In my Versatile PC Remote project I described how we can make a very flexible remote for PC. I built driver software based on JAVA to perform complex tasks. Here I am going to make an USB PC Remote which works as ‘Plug and Play’ device. This remote does not need any driver and it works with all computers including Raspberry Pi. It can be used to control PC during presentation, watching movie etc.
Here we will make the IR receiver only. For remote controller we can use widely available general purpose remote (e.g. TV, DVD remote).
My Prototype Device and Remote:
- Atmel ATtiny85-20PU Microcontroller
- 8 pin DIP socket
- 16MHz Crystal
- TSOP 1738
- 100nF ceramic capacitor
- 1 x 2K2 resistor
- 2 x 68R resistors
- 2 x 3.6V Zener diodes (0.5W or less)
- Male USB A connector
IR Receiver Circuit Diagram:
- vusb-for-arduino library
- Ken Shirriff’s IR Remote library
- Attiny85 Bootloader for 16MHz Crystal
- IR Key Code Finder
- Attiny85 Based Universal PC-Remote
IR Protocols: IR remote communicate with its application using Infra-Red ray which is invisible to human eyes. Infra-Red is another electromagnetic wave like light but its wave-length is larger than light. There are many infra-red sources are present in our environment like sun, electrical bulb or any hearting objects. To avoid interference with these IR rays proper modulation and encoding is necessary. Different remote manufacturers use different encoding pattern known as IR protocols. While decoding these protocols we need different algorithm. In this project I will deal with the most commonly used IR protocols e.g. RC5, RC6 and NEC. To know more about this protocols please follow my IR protocol tutorials.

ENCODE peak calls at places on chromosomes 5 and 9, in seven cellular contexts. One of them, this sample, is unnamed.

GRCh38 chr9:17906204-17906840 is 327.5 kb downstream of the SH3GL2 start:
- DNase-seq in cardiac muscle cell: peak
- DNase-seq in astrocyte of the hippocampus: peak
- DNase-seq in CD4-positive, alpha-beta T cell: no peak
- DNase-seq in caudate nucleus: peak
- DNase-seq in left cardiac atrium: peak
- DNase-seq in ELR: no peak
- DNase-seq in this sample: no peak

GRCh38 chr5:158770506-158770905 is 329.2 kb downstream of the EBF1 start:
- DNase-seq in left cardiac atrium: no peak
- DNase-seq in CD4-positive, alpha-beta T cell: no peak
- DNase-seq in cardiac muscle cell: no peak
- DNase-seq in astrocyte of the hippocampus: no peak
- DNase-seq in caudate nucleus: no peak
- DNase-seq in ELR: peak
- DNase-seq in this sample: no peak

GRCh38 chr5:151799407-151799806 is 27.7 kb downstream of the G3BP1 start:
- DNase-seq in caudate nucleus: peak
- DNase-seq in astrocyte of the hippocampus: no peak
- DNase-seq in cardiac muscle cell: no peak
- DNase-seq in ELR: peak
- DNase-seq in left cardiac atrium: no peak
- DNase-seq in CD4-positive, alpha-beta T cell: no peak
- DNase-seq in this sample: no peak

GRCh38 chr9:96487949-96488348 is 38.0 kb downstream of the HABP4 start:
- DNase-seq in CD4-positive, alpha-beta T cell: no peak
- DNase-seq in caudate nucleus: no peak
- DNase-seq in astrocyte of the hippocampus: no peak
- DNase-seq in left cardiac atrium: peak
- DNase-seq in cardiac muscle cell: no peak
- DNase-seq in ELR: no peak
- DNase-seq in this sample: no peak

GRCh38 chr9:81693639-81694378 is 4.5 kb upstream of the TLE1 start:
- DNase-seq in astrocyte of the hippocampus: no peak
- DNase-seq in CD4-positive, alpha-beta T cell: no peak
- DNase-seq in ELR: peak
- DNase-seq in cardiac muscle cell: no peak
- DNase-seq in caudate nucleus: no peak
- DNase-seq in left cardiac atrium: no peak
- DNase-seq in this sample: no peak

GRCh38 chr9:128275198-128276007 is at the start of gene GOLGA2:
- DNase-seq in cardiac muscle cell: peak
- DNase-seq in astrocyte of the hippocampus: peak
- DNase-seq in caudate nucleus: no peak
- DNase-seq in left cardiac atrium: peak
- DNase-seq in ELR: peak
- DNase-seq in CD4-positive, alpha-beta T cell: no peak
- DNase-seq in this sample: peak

Plug and Play Device: Every device that can be attached with computer needs associate software installed known as driver. The OS contains some in built driver for very common device like USB pen-drive. User can use these devices without any manual software installation and these are known as Plug and Play Device. In this project I am going to leverage Generic USB Keyboard driver which is present in almost all computer OS. This means the receiver device I make, will act like keyboard. I have tested with Windows, Linux, Mac, Raspberry Pi, Android Phone and it works fine.
Basic Concept: Attiny85 Microcontroller is at the heart of the whole project. When user presses any button on remote, the emitted IR message sensed and demodulated to raw message by TSOP IR sensor. The raw message is encoded by remote controller with its IR protocol. My Attiny85 code first decodes this protocol and extracts IR key code for further process. Decoding different protocol needs different algorithm and proper Attiny85 code (RC6, RC5 or NEC) must be chosen.
The Attiny85 microcontroller does not have hardware to communicate USB directly. But the USB functionality also can be achieved by software. VUSB is awesome software-only USB implementation library, which is designed for AVR microcontroller and Arduino. With very little tweak (will discuss soon) we can use this library for Attiny85. The VUSB library implemented HID class for generic keyboard. Every key on keyboard is assigned to a HID key code. To press a key virtually we need send corresponding HID key code.
Now I have mapped the IR key codes with HID key codes. On remote button press the Attiny85 receives the IR message and decode it and then sends mapped HID key code to computer. For example when I need to pause video on KMPlayer I just send pause HID key code of ‘SpaceBar’(0x2C). The computer will never know that the key code is coming from custom device instead of a real keyboard and video become paused.